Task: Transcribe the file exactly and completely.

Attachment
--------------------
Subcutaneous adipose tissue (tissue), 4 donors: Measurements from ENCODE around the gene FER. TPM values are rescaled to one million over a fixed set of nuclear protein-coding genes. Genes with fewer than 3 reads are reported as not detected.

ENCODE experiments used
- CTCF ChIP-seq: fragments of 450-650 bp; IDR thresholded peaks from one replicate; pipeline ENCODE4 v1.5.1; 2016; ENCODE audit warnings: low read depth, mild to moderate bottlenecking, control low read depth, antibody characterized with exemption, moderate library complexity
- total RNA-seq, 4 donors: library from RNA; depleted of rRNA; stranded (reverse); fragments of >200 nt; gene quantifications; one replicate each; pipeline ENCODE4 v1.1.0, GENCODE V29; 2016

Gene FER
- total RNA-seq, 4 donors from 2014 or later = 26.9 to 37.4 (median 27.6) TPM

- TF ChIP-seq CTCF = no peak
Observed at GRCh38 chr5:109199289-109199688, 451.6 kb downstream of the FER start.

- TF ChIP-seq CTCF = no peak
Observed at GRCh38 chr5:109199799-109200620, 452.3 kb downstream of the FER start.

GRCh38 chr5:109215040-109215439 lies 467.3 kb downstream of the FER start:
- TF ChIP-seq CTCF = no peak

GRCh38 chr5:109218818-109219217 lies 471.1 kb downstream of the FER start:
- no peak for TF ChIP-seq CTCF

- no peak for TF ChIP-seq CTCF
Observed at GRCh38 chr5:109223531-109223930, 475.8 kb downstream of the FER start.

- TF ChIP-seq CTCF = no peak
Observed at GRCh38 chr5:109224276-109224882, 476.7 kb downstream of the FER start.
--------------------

Subcutaneous adipose tissue (tissue), 4 donors: Measurements from ENCODE around the gene FER. TPM values are rescaled to one million over a fixed set of nuclear protein-coding genes. Genes with fewer than 3 reads are reported as not detected.

ENCODE experiments used
- CTCF ChIP-seq: fragments of 450-650 bp; IDR thresholded peaks from one replicate; pipeline ENCODE4 v1.5.1; 2016; ENCODE audit warnings: low read depth, mild to moderate bottlenecking, control low read depth, antibody characterized with exemption, moderate library complexity
- total RNA-seq, 4 donors: library from RNA; depleted of rRNA; stranded (reverse); fragments of >200 nt; gene quantifications; one replicate each; pipeline ENCODE4 v1.1.0, GENCODE V29; 2016

Gene FER
- total RNA-seq, 4 donors from 2014 or later = 26.9 to 37.4 (median 27.6) TPM

- TF ChIP-seq CTCF = no peak
Observed at GRCh38 chr5:109199289-109199688, 451.6 kb downstream of the FER start.

- TF ChIP-seq CTCF = no peak
Observed at GRCh38 chr5:109199799-109200620, 452.3 kb downstream of the FER start.

GRCh38 chr5:109215040-109215439 lies 467.3 kb downstream of the FER start:
- TF ChIP-seq CTCF = no peak

GRCh38 chr5:109218818-109219217 lies 471.1 kb downstream of the FER start:
- no peak for TF ChIP-seq CTCF

- no peak for TF ChIP-seq CTCF
Observed at GRCh38 chr5:109223531-109223930, 475.8 kb downstream of the FER start.

- TF ChIP-seq CTCF = no peak
Observed at GRCh38 chr5:109224276-109224882, 476.7 kb downstream of the FER start.